Future of power plant in government's hands
Meeting with energy minister a success, say area delegates
The uncertain future of the Thunder Bay Generating Station will be decided by the provincial government and not by Ontario Power Generation or the Ontario Power Authority.
That was the bottom line following a meeting on Tuesday between area delegates and Ontario Energy Minister Chris Bentley, according to Thunder Bay city councillor Joe Virdiramo.
"In the end, government, through the minister of energy, will make a decision. It won't be up to the OPA or OPG, it will be up to government to make that decision on the information that they have," said Virdiramo.
The future of the coal-fired plant and some 130 jobs has been in doubt since OPG stopped working to convert it to natural gas, pending further review of northwestern Ontario’s electricity needs by the OPA.
OPA has said it can get power to the region more cheaply by other means including retransmission, and that it does not need electricity from the Thunder Bay site.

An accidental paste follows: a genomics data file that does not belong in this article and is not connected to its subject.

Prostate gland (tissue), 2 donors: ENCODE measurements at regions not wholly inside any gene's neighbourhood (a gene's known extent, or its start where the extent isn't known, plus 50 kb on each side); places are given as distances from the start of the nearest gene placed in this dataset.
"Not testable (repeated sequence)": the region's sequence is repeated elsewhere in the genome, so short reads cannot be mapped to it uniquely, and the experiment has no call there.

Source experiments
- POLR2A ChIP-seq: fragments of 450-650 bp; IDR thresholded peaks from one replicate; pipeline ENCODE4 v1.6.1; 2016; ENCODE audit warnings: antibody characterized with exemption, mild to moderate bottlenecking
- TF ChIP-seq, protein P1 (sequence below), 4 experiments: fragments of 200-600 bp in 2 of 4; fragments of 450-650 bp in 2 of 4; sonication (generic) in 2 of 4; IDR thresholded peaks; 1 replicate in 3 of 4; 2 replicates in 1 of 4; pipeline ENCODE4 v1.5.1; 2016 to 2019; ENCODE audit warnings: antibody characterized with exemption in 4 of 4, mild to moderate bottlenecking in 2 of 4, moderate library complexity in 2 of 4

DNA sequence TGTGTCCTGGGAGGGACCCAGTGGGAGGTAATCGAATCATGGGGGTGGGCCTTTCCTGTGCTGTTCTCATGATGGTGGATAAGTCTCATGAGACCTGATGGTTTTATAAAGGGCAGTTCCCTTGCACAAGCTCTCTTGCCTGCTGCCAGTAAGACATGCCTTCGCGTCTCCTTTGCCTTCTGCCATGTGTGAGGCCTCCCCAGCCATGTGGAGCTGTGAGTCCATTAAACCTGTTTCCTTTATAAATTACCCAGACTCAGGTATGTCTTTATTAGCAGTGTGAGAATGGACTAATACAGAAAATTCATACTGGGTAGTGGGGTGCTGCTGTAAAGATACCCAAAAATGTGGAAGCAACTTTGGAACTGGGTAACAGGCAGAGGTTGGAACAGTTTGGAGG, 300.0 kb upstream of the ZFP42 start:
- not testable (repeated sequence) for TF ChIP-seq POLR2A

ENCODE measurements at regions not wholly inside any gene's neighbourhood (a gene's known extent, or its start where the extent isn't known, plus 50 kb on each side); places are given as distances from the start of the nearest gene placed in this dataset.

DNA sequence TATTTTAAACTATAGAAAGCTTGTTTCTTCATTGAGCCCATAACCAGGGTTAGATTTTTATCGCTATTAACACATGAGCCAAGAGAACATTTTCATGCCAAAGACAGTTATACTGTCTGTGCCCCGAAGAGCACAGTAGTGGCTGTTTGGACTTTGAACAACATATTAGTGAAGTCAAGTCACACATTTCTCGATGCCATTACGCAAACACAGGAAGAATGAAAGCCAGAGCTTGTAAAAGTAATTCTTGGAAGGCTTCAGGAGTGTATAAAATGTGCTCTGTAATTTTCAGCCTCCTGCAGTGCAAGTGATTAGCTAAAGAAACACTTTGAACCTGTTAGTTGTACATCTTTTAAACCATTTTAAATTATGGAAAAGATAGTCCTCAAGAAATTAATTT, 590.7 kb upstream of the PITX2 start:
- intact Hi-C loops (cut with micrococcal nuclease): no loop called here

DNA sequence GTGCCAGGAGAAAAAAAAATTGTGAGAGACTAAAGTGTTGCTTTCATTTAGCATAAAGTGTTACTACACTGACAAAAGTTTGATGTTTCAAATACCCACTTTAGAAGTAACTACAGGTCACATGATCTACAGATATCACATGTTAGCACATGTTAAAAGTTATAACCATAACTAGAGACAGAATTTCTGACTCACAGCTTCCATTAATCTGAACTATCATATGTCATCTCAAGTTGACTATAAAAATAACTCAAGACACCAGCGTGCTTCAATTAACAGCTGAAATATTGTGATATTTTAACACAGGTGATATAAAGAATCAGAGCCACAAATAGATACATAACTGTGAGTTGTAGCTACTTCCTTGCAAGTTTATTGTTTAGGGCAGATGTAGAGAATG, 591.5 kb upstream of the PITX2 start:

Delegates from the city and the Northwestern Ontario Municipal Association met with the minister in Toronto, arguing that the plant should be kept open.
Virdiramo said he was satisfied with the outcome. The minister said he would look at OPA’s data and decide if it's valid, said Virdiramo.
Thunder Bay-Atikokan Liberal MPP Bill Mauro also attended the meeting. He told CBC it was important for the minister to get a regional perspective on the issue. "To just ensure that he understood our point of view, not only for Thunder Bay, but for all of northwestern Ontario in terms of where we feel we're going to need to be from an energy standpoint in the years ahead", he said. Mauro added that he felt that case was made to the minister very well.
City councillor Larry Hebert heard about the details of the meeting on a teleconference from Toronto to Thunder Bay city hall. He said if the government does mothball the plant, the city should purchase it.
Hebert said he doesn't know the value of the plant, but estimates it's in the hundreds of millions of dollars.
"It's something that we've put on the table before," he said. "I think it's an option they should look at if they're not willing to keep the plant open."